Asbarez Armenian Daily,
Ishkhan Jinbashian, Jan 09, 2005
Hollywood might have its Little Armenia, but there’s no doubt that Little Yerevan is by now firmly ensconced in what I like to call the blessed city of Nagorno-Glendale.
Little Yerevan, and quite a bit of Little Tehran for sure. But definitely not Little Beirut or Aleppo or Baghdad, as a good chunk of the Western-Armenian contingent bolted years ago. As for the remnants, sometimes it feels as though their glaring visibility more than makes up for their diminishing numbers. Try Glendale watering holes like Sarkis Pastry, Carousel Restaurant (a favorite with community movers and shakers), or the editorial offices of Asbarez, and you’ll know what I mean.
What perhaps most palpably distinguishes Glendale’s sprawling Little Yerevan from any number of cities with a large Armenian presence is its kitschy ostentation. Here we don’t just drive late-model German and Japanese cars, we insist on driving them extremely fast, wearing some kind of determined malevolence as a badge of honor. And we don’t merely put ululating rabiz music on in our apartments and souped-up road machines; we make sure entire neighborhoods reverberate with the stuff.
Loud and obnoxious? You already gathered as much. Glad to suffer from a pandemic case of narcissism? Yes, sir. And habitually confusing rudeness with cool? Ditto.
Here’s a little clarification, before I get in too deep: The demographic in question is between the ages of, say, 17 and 25, though to my knowledge the next age bracket has so far shown no signs of significant change.
Like one’s sun and rising signs, the youth is where the energies of a community are at their most salient. And it’s where the cultural and civic shape of things to come is molded (so help us God). In Little Yerevan, you would be hard-pressed to ascribe a certain collective character to the youth. By any standard, the young here seem to be a normal bunch, despite a worrisome knack for white-collar and petty crime in some quarters. But if you’re in the market for some naked sidewalk truths based on casual observation, some signposts if you will, to gauge the dynamic of the youth, then read on.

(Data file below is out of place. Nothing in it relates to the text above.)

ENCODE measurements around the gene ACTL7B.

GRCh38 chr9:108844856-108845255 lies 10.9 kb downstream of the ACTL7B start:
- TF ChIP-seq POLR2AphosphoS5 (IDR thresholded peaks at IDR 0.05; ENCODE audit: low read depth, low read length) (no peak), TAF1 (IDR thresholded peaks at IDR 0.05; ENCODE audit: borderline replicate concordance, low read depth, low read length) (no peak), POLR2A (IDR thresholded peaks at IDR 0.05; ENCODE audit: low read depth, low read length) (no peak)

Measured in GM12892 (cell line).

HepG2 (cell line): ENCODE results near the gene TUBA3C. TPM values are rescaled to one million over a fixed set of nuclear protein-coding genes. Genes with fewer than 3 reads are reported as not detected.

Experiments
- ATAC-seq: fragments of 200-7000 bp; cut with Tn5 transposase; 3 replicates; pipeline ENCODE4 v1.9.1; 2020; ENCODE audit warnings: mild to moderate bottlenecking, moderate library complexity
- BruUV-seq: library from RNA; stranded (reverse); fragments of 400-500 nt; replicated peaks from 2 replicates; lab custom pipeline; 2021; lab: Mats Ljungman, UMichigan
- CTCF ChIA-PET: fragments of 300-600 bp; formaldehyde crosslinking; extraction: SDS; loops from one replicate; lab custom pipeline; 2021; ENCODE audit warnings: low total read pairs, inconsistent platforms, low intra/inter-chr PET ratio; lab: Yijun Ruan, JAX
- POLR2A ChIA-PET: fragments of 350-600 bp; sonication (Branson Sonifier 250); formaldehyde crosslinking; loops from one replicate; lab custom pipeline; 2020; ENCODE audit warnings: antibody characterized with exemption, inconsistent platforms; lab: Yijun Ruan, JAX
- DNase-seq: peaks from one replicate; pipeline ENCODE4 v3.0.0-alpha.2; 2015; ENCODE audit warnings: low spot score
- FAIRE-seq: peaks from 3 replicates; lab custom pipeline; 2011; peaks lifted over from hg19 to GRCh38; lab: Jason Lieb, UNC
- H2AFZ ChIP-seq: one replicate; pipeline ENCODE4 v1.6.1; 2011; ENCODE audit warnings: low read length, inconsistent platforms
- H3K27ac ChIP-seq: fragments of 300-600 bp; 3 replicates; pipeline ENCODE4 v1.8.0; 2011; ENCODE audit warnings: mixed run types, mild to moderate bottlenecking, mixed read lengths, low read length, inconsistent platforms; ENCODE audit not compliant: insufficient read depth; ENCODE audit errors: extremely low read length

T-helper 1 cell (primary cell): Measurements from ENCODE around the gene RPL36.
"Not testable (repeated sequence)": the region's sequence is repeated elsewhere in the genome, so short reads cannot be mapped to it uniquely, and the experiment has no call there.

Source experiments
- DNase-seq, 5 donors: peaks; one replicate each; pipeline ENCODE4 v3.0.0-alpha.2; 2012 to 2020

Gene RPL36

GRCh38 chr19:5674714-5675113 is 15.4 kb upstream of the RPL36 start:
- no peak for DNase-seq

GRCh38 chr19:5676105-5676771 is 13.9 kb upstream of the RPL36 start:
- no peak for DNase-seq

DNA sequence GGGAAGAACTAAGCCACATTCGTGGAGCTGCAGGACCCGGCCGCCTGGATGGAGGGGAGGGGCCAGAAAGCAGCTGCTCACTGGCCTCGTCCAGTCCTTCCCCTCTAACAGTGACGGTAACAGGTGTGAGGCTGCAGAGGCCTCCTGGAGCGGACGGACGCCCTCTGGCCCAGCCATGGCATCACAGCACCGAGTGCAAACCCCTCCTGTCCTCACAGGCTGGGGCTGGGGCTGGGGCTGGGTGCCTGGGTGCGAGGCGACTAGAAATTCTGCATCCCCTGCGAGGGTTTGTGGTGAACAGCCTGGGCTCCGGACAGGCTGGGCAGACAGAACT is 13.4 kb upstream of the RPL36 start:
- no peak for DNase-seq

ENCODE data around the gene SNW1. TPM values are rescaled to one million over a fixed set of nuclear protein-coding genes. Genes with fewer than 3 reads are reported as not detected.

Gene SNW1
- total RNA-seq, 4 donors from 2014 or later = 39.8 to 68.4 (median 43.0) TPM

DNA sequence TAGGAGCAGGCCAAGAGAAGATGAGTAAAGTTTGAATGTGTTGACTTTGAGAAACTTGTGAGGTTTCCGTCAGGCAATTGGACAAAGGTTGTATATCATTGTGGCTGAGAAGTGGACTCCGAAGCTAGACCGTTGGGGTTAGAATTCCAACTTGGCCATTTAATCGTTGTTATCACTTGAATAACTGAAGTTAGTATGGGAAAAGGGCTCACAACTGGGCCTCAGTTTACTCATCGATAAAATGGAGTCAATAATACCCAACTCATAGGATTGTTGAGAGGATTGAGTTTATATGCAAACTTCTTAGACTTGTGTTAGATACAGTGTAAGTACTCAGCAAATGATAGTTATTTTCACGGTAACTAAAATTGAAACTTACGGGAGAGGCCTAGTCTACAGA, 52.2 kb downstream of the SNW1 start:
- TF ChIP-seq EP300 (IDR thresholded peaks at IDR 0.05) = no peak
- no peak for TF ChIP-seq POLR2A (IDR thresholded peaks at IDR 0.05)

In Glendale today, by far the most public manifestation of Armenian youth culture happens in coffee houses. And within the hierarchy of the city’s cafés, no one has yet managed to dethrone La Goccia, Brand Boulevard’s premier destination for ceremonious outdoor gathering. At La Goccia, as throughout the city’s coffee houses (including some owned by Armenians and the ubiquitous Starbuckses), Armenian dudes and dudettes do what people the world over like doing in cafés: watch people, shoot the breeze, court one another, catch up on gossip, watch people some more, refill the spiritual batteries following the rigors of office or school. But the vibe at La Goccia is in a league all its own.
Consider the location. On any given day or night, lounging around on the massive sidewalk stretch that doubles as La Goccia’s patio, you’re sure to be noticed from here to eternity–that is to say, from any vantage point between Broadway and Wilson. You’ll be noticed by pedestrians. And by people in the cars zooming through Brand. You’ll be plenty noticed by other customers at the café. Plus, for the more romantically inclined among us, La Goccia on clearer evenings is a wonderful spot for enjoying the “magic hour,” that deep, achingly uniform blue that envelops the sky right before the sun has finally set. But most importantly, La Goccia is where you get pretty damn close to feeling something, at least something, akin to a sense of community.